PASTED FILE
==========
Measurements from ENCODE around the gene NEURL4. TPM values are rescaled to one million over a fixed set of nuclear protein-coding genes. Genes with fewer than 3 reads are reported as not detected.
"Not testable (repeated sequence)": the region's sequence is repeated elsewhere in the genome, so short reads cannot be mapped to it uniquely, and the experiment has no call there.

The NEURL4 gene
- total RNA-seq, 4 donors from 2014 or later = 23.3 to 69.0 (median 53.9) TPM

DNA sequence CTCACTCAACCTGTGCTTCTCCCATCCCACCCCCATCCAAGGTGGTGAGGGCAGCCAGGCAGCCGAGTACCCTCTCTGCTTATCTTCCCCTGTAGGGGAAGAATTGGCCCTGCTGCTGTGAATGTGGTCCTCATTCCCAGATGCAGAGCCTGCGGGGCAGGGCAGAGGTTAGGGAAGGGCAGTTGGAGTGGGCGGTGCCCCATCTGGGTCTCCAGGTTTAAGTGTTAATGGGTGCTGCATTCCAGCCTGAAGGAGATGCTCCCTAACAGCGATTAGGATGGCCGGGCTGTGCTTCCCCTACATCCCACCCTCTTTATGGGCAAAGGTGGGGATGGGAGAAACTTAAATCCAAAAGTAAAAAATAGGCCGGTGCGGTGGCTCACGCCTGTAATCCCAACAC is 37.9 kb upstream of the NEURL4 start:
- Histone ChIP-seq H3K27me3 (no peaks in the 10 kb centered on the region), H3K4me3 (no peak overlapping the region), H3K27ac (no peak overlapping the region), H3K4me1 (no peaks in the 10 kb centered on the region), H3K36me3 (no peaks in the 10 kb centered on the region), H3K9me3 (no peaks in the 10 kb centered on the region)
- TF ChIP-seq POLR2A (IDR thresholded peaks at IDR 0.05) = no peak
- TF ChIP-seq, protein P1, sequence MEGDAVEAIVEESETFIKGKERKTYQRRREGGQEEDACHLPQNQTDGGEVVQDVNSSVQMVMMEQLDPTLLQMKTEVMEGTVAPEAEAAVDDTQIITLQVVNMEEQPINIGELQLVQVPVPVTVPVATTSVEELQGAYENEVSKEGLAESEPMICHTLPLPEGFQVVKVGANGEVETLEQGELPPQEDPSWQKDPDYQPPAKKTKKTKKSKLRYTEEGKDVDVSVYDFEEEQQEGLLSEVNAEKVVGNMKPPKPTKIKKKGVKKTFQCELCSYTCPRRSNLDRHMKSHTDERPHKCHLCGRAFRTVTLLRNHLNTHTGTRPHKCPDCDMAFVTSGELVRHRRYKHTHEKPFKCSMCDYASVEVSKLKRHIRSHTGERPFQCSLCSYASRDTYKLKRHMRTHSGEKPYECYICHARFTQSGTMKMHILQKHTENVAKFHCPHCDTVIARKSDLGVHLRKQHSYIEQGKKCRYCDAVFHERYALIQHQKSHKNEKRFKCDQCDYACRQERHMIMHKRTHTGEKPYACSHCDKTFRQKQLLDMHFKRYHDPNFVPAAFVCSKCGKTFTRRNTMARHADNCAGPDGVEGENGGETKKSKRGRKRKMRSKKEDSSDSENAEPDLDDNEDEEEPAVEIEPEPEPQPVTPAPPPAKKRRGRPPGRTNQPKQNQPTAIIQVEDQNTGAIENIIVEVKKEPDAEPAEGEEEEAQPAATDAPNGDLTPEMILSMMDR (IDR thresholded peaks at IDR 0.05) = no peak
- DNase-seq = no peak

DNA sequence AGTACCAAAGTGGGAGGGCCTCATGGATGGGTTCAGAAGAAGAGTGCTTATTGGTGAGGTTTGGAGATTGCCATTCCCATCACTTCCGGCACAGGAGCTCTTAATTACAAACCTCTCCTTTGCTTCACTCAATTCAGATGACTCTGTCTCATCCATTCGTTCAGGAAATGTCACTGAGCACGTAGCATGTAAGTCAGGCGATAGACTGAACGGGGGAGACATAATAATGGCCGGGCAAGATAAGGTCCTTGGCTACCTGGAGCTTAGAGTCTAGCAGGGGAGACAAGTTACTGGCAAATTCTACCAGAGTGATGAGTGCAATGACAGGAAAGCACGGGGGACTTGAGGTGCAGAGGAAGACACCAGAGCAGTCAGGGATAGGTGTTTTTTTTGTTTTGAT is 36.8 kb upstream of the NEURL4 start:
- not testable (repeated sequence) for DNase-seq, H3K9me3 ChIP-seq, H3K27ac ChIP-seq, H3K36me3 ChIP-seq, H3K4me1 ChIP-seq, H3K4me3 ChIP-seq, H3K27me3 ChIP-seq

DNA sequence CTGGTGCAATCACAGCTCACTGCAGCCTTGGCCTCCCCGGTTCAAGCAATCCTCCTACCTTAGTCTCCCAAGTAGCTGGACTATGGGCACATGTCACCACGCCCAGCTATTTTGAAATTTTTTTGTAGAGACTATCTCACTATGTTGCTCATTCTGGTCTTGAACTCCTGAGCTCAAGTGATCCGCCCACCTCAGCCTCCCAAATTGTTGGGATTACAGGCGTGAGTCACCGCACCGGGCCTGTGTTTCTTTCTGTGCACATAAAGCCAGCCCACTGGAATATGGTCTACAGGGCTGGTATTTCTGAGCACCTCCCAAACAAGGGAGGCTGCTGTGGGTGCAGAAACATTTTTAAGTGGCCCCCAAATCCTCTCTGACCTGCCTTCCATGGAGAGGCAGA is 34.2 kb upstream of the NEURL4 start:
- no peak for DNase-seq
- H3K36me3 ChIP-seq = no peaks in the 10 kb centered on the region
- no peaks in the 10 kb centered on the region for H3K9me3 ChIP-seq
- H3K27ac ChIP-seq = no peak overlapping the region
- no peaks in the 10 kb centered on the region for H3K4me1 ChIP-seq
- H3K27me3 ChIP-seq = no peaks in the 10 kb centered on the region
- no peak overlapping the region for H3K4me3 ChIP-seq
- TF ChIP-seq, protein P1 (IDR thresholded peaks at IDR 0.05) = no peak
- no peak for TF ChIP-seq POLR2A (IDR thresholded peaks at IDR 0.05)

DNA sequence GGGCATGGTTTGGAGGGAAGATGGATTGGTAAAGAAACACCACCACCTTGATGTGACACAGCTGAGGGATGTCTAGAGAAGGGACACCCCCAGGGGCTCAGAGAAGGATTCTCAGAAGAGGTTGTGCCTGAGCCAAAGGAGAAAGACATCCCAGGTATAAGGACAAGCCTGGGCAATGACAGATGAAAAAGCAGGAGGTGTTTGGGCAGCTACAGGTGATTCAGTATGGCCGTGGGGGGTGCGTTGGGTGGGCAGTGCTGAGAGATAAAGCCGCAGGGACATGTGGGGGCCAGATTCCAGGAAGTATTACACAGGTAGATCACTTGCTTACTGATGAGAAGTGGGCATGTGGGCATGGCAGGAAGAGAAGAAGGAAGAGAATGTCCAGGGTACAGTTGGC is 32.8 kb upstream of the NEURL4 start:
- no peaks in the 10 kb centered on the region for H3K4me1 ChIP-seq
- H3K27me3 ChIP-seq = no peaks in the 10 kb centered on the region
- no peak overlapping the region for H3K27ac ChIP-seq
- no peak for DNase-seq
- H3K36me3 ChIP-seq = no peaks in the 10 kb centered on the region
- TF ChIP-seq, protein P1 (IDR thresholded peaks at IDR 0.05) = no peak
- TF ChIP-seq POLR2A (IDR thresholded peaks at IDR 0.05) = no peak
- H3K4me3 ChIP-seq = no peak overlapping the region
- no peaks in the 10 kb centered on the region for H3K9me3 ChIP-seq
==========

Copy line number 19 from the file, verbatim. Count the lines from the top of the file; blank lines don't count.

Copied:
- no peak overlapping the region for H3K4me3 ChIP-seq